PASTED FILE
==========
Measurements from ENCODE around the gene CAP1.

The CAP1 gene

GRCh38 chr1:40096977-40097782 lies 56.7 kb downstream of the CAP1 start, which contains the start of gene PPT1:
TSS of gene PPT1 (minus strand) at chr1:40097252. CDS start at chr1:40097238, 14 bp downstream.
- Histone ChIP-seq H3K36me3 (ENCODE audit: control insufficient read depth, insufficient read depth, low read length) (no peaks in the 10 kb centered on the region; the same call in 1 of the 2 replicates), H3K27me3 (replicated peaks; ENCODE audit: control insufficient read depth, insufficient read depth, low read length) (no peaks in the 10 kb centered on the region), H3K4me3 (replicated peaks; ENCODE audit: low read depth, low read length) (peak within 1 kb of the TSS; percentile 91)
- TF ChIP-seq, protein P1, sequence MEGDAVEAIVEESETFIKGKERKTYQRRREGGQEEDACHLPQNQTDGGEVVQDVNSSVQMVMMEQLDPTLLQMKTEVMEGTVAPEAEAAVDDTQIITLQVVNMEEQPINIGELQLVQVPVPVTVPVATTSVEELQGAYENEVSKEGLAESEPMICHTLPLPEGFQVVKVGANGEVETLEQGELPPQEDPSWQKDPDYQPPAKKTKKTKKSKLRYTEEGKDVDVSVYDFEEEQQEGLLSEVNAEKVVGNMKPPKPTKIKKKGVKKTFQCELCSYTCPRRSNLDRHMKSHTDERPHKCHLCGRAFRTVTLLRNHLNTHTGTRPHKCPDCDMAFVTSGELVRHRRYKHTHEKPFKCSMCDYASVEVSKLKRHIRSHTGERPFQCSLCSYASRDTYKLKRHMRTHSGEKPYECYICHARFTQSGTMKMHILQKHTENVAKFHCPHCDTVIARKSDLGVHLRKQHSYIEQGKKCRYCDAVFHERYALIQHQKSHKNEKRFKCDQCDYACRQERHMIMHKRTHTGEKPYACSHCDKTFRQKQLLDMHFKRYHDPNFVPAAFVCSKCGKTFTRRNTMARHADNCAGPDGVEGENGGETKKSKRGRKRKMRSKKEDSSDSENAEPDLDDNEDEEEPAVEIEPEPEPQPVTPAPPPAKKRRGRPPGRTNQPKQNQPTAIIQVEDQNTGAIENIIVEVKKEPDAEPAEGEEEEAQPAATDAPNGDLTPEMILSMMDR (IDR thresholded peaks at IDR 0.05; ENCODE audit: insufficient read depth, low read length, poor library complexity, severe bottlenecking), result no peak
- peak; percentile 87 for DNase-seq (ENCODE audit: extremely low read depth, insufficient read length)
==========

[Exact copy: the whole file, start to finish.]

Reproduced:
Measurements from ENCODE around the gene CAP1.

The CAP1 gene

GRCh38 chr1:40096977-40097782 lies 56.7 kb downstream of the CAP1 start, which contains the start of gene PPT1:
TSS of gene PPT1 (minus strand) at chr1:40097252. CDS start at chr1:40097238, 14 bp downstream.
- Histone ChIP-seq H3K36me3 (ENCODE audit: control insufficient read depth, insufficient read depth, low read length) (no peaks in the 10 kb centered on the region; the same call in 1 of the 2 replicates), H3K27me3 (replicated peaks; ENCODE audit: control insufficient read depth, insufficient read depth, low read length) (no peaks in the 10 kb centered on the region), H3K4me3 (replicated peaks; ENCODE audit: low read depth, low read length) (peak within 1 kb of the TSS; percentile 91)
- TF ChIP-seq, protein P1, sequence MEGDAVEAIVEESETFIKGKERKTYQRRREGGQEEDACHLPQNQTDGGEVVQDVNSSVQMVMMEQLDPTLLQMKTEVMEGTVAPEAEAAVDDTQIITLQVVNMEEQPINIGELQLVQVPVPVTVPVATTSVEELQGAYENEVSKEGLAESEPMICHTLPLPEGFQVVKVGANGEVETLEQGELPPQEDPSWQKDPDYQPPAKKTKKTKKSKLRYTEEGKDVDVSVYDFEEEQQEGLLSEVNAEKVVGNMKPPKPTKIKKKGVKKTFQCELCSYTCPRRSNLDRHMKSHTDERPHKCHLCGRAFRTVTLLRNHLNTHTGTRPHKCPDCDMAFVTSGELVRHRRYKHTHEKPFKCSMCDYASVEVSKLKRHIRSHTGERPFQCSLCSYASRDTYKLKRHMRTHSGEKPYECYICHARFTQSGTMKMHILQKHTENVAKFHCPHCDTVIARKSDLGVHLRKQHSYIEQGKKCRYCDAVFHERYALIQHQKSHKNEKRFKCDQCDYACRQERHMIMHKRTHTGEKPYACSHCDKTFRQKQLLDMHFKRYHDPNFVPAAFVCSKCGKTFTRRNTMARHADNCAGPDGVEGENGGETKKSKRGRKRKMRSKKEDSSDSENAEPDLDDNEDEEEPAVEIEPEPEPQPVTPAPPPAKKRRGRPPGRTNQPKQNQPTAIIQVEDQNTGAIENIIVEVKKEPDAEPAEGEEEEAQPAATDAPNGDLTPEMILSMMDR (IDR thresholded peaks at IDR 0.05; ENCODE audit: insufficient read depth, low read length, poor library complexity, severe bottlenecking), result no peak
- peak; percentile 87 for DNase-seq (ENCODE audit: extremely low read depth, insufficient read length)